Microsoft Windows is Thirty Years Young
The ever-increasing pace of technological innovation is almost taken for granted in our society. We assume that the phones, computers, and gadgets we adore today will be tomorrow’s punchlines – the planned obsolescence at the heart of any consumer product is particularly acute when it comes to technology. Yet there is one product which has remained remarkably consistent for nearly the entire digital age.
Now in its thirtieth year, Microsoft Windows has changed quite a lot. The design is different, various packaged services have come and gone, and the filing systems have become more sophisticated as well. At the same time, the fundamental concept – the idea of using different programs simultaneously in open “windows” – remains essentially the same today as it was in 1985.
Windows is so much a part of the culture of computing that we can barely imagine any other model. Once the text-based operating systems (if you can even call them that) faded into the realm of programmers, the consumer market never looked back. In a world where “disruption” is the primary goal of every technology company in existence, nobody has dared to disrupt the model which underlies virtually every computer on the planet. It’s like we can’t even conceive of an alternative model – even our visions of futuristic computers have the same basic interface standardized by Windows.
Despite its incredible staying power in the PC market, Windows has never been able to fully colonize other platforms. Phones and tablets have always been dominated by an app-based model. The tentative, half-baked attempt to open up the mobile market through Windows CE just never caught on. Ditto for Microsoft’s more recent attempts to bridge the gap between its PC-based operating system and the phone business it bought from Nokia – an investment which turned out to be disastrous.
The reverse is also true. Microsoft tried to make the computer-based Windows feel more like a phone, with apps and a dynamic screen full of pushed content. Users didn’t bite, and Microsoft was forced to retreat back to the start button and desktop which have been familiar since 1995.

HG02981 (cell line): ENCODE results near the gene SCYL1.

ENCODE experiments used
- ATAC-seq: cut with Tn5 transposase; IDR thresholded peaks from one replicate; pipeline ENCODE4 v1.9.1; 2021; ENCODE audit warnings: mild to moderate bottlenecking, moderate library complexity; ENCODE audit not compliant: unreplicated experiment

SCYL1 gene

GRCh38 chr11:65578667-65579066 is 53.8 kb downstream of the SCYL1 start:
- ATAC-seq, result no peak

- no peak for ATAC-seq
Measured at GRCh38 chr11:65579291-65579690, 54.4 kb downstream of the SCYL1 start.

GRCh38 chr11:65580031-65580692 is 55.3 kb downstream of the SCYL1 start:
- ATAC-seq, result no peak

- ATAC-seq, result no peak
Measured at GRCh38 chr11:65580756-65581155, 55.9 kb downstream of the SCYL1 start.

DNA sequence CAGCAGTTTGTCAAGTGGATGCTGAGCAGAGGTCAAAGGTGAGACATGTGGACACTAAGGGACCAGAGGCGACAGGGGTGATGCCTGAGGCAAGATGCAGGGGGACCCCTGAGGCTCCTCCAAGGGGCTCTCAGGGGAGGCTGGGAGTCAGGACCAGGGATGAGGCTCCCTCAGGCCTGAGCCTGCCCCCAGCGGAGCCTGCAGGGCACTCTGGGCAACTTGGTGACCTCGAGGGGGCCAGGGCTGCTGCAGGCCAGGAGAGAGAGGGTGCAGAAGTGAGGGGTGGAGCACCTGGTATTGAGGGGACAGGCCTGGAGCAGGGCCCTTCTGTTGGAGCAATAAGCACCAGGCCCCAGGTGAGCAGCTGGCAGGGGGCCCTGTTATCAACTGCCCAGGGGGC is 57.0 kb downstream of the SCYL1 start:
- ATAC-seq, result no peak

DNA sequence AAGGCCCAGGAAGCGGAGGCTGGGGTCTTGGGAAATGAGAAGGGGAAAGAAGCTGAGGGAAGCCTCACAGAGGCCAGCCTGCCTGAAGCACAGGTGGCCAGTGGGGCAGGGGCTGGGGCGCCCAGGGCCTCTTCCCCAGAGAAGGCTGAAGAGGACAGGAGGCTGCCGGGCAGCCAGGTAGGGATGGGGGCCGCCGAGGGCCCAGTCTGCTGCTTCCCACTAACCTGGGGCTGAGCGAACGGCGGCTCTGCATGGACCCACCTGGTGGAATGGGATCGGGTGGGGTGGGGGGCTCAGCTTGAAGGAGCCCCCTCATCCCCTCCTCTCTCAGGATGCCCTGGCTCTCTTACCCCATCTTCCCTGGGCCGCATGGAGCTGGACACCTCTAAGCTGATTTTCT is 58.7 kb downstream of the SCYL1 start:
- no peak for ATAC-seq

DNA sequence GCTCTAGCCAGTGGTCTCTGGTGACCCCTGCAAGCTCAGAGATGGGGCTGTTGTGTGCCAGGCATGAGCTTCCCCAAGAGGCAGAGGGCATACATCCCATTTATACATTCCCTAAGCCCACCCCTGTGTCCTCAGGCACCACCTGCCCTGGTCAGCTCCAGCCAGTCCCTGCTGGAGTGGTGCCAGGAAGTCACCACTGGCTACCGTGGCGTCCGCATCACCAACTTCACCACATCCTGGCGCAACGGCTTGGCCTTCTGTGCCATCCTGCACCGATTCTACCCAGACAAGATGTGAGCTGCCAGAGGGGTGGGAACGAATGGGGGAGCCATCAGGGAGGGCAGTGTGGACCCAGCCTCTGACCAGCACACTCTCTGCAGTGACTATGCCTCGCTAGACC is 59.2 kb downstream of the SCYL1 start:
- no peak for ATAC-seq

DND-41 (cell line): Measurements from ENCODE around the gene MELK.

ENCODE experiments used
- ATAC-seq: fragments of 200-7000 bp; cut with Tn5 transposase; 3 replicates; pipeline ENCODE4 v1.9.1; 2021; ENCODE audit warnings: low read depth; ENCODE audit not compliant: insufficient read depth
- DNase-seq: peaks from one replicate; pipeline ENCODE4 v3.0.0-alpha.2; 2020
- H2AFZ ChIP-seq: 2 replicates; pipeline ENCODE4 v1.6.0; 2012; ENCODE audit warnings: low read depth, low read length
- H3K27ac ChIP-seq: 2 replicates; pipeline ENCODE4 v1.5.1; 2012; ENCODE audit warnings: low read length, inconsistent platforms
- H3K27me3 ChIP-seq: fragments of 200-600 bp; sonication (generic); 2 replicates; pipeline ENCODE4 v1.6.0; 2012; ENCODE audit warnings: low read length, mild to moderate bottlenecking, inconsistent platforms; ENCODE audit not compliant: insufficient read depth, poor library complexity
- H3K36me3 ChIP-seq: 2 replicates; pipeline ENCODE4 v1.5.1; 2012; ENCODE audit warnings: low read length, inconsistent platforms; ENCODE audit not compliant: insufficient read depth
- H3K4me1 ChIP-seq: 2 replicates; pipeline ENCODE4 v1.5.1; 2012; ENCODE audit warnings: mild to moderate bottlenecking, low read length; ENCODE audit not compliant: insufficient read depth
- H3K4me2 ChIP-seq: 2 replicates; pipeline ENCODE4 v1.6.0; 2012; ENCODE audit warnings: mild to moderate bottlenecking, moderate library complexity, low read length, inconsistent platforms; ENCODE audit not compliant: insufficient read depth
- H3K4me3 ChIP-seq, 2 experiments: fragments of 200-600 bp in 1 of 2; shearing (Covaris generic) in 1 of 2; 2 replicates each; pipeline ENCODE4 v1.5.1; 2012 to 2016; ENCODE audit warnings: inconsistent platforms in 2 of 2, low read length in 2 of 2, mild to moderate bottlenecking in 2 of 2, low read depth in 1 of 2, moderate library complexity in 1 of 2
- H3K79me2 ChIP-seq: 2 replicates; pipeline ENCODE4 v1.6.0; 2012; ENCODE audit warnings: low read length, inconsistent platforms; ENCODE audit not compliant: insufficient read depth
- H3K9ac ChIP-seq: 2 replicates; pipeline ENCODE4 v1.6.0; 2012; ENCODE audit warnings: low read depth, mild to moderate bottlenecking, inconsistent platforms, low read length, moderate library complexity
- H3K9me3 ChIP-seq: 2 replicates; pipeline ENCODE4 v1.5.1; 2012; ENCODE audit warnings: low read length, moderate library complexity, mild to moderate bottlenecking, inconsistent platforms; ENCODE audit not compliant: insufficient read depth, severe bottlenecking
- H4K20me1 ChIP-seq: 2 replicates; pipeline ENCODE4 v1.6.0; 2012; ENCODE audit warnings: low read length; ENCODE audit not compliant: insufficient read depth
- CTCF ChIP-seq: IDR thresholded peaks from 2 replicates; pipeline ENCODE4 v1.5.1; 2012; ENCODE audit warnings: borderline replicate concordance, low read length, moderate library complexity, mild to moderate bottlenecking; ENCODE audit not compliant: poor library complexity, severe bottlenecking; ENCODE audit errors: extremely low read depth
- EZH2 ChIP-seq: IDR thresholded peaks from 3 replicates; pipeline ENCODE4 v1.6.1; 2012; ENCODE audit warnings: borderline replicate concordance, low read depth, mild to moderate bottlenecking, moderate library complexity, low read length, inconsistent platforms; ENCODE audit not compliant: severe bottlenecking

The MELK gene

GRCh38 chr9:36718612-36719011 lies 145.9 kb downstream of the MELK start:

With all of Microsoft’s own failed attempts to reform, reinvent, or even destroy various parts of Windows over the years, it may be fair to say that the company is trapped by its own immense success. It has engineered a product which is so fundamental to life and productivity that the market will no longer accept any substantive changes. Consumers have gotten used to tweaks around the margins – the occasional relocation of buttons and features – but the fundamentals of operating Windows are essentially fixed.
Does this mean that Microsoft should essentially stop innovating where Windows is concerned? Can it afford to essentially ignore the famed “innovator’s dilemma” and assume that its model will continue to dominate the computer scene for years to come? Such a sentiment goes against the most closely-held orthodoxies of Silicon Valley, and yet the last thirty years have shown that the core idea of Windows will withstand any attempts to overthrow it – even from within Microsoft itself. Strange as it sounds, a rest on those laurels may in fact be justified.